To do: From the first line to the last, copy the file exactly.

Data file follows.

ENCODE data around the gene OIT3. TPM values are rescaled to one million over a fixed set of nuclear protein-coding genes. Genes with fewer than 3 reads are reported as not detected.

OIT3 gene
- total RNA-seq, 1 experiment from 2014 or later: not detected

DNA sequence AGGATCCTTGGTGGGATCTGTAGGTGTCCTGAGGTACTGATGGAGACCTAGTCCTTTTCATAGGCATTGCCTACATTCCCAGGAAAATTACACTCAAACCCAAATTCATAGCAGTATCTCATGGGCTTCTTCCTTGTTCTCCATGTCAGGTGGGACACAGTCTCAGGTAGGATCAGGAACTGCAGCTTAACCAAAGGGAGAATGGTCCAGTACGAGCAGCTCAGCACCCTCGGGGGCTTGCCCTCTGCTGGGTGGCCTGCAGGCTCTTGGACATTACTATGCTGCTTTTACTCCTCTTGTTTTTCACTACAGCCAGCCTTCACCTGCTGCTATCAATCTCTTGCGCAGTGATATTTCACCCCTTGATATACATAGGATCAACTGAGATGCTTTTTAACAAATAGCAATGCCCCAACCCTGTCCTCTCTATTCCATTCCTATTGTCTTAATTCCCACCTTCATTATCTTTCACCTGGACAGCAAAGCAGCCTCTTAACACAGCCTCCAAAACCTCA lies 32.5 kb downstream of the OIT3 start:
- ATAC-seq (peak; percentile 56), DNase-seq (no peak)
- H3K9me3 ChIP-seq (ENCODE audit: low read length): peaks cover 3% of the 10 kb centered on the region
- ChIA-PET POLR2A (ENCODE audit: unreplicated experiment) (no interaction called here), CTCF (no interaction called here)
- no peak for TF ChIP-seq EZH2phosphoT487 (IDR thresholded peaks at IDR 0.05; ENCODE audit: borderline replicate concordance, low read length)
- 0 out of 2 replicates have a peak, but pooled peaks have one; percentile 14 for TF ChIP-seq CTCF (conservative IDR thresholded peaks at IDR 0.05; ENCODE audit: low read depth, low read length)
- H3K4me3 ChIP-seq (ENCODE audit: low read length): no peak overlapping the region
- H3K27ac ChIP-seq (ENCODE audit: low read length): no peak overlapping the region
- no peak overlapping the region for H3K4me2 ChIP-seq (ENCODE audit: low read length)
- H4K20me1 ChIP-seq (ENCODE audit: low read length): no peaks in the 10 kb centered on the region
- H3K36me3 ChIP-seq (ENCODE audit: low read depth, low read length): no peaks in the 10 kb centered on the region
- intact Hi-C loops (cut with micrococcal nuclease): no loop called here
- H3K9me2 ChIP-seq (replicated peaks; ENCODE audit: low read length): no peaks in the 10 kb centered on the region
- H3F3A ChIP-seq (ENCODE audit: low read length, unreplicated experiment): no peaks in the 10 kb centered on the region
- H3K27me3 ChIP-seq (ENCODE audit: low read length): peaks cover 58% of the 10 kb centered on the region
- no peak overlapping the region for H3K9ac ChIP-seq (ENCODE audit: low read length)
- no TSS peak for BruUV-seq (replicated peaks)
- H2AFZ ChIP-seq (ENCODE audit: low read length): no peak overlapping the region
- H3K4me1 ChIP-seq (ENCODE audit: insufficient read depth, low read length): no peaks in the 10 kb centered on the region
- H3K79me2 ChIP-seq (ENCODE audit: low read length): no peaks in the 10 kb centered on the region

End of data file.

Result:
ENCODE data around the gene OIT3. TPM values are rescaled to one million over a fixed set of nuclear protein-coding genes. Genes with fewer than 3 reads are reported as not detected.

OIT3 gene
- total RNA-seq, 1 experiment from 2014 or later: not detected

DNA sequence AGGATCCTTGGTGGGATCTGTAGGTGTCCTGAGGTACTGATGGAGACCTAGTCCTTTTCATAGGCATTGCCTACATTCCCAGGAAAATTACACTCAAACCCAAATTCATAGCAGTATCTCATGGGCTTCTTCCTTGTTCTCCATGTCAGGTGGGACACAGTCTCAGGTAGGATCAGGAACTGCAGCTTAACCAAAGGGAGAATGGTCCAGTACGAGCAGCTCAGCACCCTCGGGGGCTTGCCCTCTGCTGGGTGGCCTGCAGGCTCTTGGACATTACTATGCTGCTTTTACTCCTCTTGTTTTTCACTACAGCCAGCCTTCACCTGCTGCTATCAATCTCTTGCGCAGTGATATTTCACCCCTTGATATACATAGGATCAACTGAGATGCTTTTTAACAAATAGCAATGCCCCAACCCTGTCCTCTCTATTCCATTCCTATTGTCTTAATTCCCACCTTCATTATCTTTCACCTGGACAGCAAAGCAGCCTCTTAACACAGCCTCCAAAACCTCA lies 32.5 kb downstream of the OIT3 start:
- ATAC-seq (peak; percentile 56), DNase-seq (no peak)
- H3K9me3 ChIP-seq (ENCODE audit: low read length): peaks cover 3% of the 10 kb centered on the region
- ChIA-PET POLR2A (ENCODE audit: unreplicated experiment) (no interaction called here), CTCF (no interaction called here)
- no peak for TF ChIP-seq EZH2phosphoT487 (IDR thresholded peaks at IDR 0.05; ENCODE audit: borderline replicate concordance, low read length)
- 0 out of 2 replicates have a peak, but pooled peaks have one; percentile 14 for TF ChIP-seq CTCF (conservative IDR thresholded peaks at IDR 0.05; ENCODE audit: low read depth, low read length)
- H3K4me3 ChIP-seq (ENCODE audit: low read length): no peak overlapping the region
- H3K27ac ChIP-seq (ENCODE audit: low read length): no peak overlapping the region
- no peak overlapping the region for H3K4me2 ChIP-seq (ENCODE audit: low read length)
- H4K20me1 ChIP-seq (ENCODE audit: low read length): no peaks in the 10 kb centered on the region
- H3K36me3 ChIP-seq (ENCODE audit: low read depth, low read length): no peaks in the 10 kb centered on the region
- intact Hi-C loops (cut with micrococcal nuclease): no loop called here
- H3K9me2 ChIP-seq (replicated peaks; ENCODE audit: low read length): no peaks in the 10 kb centered on the region
- H3F3A ChIP-seq (ENCODE audit: low read length, unreplicated experiment): no peaks in the 10 kb centered on the region
- H3K27me3 ChIP-seq (ENCODE audit: low read length): peaks cover 58% of the 10 kb centered on the region
- no peak overlapping the region for H3K9ac ChIP-seq (ENCODE audit: low read length)
- no TSS peak for BruUV-seq (replicated peaks)
- H2AFZ ChIP-seq (ENCODE audit: low read length): no peak overlapping the region
- H3K4me1 ChIP-seq (ENCODE audit: insufficient read depth, low read length): no peaks in the 10 kb centered on the region
- H3K79me2 ChIP-seq (ENCODE audit: low read length): no peaks in the 10 kb centered on the region